Earlier we developed a class inheritance tree for some game characters in a maze game, but we need to design another class, or class hierarchy, for the maze. Since we want the mazes to have different levels of difficulty, each level of maze will require slightly different functions.
We can say that each maze, of any level, will be a grid, with each square of the grid being defined as the size of a single game character move. The grid will be stored in a two dimensional array, in which each grid square is represented with a 0 for no wall, or a 1 for wall. There will be one exit defined in the grid with a -1. The maze itself will be randomly created with a function, as will the start location for both the monster and the player character.
At first glance it appears that our derived complexMaze class has only one function, but it has actually inherited all the member functions and data of the base class maze. In that light, you can see that in fact it’s single member function is actually a repeat of the base class’s function, createMaze(). The new createMaze() function will use a completely different algorithm in order to create a more difficult maze. When a derived class redefines a base class’s function in this way it is called overriding, and it is the basic essence of polymorphism.
Polymorphism can cause headaches if programmers are not aware of the version of the function they are using. In this example, if an object is created of type maze and the function createMaze() is called, it will use the version of createMaze defined in the base maze class. If however the function createMaze() is called by an object of type complexMaze, then the version of the function called is the one defined in the complexMaze class. In a very deep inheritance tree it is at least possible that a function may be overridden many times, and a programmer has to be very careful to know exactly which function is going to be called.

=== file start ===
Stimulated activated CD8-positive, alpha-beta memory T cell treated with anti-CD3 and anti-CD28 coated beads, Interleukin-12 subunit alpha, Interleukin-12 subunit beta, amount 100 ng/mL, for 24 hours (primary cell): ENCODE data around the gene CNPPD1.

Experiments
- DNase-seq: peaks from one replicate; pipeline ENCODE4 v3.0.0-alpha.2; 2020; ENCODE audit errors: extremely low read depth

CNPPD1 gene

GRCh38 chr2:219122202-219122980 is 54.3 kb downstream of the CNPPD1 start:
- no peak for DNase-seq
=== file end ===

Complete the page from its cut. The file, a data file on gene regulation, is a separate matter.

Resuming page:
It’s also important to note that this is by no means the only solution to the problem. For instance, parameters passed to the maze function createMaze() could just as easily govern the complexity of the maze created. However, there may be other compelling reasons for developing a derived complex maze class, reasons that the project designer must weigh up when creating the class hierarchy. There will often be several different solutions available, and sometimes it may be worth using inheritance and polymorphism, whilst at other times using conditional programming branches might be better. The ability to make these often crucial decisions well and with confidence, like most things, comes with practice and experience.